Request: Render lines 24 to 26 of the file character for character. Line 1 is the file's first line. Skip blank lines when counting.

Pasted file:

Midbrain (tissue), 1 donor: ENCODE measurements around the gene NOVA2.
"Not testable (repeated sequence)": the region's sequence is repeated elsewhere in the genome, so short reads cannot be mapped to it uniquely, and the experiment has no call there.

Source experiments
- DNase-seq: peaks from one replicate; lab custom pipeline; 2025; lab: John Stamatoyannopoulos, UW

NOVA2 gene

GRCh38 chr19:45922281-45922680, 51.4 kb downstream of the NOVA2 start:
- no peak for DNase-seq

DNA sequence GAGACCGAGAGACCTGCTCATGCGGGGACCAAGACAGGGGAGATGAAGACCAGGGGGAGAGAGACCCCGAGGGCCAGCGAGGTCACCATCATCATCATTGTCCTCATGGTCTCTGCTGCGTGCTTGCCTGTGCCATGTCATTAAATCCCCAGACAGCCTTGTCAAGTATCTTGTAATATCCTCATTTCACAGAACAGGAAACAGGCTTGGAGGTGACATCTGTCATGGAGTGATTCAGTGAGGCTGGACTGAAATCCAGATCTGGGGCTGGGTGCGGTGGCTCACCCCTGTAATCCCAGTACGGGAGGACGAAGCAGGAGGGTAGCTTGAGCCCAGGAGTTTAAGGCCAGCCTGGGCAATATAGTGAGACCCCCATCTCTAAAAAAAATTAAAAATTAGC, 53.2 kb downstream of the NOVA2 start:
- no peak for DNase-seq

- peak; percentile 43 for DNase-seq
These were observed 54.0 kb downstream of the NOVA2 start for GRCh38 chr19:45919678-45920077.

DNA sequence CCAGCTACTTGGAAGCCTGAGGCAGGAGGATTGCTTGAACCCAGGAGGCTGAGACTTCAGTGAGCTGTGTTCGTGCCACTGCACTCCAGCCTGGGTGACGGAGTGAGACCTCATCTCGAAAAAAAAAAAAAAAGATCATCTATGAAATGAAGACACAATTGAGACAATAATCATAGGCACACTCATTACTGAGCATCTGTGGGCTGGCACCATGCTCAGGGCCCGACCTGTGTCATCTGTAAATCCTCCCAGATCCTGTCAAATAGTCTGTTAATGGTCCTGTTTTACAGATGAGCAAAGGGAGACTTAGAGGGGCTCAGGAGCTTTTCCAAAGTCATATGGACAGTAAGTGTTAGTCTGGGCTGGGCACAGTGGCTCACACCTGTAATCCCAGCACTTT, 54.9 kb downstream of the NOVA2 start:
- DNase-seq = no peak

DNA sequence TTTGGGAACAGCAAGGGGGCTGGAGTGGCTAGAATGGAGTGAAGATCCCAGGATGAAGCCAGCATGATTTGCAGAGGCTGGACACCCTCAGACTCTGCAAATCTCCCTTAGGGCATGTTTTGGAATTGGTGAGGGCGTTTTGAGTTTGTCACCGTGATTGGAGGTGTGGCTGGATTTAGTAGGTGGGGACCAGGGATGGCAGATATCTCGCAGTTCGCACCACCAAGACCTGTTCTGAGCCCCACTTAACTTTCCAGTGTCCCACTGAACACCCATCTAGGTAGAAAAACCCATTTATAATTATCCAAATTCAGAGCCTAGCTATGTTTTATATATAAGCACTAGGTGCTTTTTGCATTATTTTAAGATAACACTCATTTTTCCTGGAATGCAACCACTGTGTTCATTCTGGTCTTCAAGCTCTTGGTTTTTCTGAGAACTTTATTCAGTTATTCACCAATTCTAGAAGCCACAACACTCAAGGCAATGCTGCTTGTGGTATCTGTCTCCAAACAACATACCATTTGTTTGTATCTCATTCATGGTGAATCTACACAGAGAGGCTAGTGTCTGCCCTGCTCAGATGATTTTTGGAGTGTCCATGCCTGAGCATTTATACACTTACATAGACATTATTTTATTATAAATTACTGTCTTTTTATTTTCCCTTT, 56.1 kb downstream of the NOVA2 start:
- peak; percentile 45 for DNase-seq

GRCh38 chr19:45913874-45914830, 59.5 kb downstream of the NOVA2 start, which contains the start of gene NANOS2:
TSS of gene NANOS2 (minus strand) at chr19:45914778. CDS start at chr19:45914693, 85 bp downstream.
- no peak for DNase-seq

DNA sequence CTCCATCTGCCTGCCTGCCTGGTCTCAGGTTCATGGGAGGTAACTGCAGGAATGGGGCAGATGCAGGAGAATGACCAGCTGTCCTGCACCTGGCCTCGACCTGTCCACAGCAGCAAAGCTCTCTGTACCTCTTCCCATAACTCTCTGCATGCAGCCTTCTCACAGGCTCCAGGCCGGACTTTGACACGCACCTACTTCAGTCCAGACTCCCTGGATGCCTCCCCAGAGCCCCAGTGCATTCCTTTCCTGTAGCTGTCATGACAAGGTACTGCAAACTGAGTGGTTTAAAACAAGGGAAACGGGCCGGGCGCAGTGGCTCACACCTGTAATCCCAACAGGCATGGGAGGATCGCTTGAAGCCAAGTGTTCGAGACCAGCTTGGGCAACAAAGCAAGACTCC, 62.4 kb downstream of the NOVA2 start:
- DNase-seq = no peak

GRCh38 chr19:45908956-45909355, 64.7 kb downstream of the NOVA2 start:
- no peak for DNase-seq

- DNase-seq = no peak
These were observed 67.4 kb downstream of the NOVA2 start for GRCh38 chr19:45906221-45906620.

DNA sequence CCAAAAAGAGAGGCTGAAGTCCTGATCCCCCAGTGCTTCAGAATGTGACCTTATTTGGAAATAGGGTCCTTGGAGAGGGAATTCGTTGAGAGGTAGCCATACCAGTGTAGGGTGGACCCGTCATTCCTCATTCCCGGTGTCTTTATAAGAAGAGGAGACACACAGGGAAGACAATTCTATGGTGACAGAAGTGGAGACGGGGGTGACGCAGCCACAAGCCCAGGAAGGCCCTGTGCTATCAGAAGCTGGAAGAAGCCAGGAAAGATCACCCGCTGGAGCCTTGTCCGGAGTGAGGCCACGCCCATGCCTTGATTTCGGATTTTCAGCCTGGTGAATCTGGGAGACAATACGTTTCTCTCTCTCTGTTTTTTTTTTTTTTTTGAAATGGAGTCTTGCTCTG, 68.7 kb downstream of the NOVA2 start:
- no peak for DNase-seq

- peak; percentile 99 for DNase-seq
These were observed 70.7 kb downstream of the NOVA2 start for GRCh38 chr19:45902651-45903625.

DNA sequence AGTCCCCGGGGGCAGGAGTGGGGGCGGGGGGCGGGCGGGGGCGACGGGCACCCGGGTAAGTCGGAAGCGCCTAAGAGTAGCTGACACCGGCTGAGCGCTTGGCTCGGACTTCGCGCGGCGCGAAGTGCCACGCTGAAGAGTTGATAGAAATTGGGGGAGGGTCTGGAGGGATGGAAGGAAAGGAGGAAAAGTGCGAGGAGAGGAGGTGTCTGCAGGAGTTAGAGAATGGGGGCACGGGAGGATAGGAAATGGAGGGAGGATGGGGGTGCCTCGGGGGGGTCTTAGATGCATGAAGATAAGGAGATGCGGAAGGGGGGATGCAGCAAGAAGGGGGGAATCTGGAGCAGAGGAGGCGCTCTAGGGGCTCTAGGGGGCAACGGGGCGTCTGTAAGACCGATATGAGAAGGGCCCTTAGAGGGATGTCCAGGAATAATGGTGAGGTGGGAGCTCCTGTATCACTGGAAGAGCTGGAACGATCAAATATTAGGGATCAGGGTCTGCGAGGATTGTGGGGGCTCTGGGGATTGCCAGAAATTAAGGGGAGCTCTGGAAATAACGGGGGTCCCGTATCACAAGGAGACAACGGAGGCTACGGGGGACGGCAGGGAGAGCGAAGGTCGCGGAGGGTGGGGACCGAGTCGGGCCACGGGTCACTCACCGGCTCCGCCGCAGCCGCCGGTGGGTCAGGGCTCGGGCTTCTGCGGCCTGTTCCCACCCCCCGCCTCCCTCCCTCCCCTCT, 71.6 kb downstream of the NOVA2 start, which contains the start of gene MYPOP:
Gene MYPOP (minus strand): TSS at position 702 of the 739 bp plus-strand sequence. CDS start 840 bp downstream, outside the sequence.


These were observed 67.4 kb downstream of the NOVA2 start for GRCh38 chr19:45906221-45906620.

DNA sequence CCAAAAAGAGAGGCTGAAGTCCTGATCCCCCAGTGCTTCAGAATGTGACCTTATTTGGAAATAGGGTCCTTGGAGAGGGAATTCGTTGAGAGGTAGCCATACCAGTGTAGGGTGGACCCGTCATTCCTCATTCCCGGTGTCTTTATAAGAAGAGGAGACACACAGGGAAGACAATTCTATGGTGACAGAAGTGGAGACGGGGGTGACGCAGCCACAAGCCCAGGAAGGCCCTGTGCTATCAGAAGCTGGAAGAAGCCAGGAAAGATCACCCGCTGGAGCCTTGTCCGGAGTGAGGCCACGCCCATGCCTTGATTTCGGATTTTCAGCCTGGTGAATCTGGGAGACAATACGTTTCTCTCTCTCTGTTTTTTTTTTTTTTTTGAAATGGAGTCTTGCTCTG, 68.7 kb downstream of the NOVA2 start:
- no peak for DNase-seq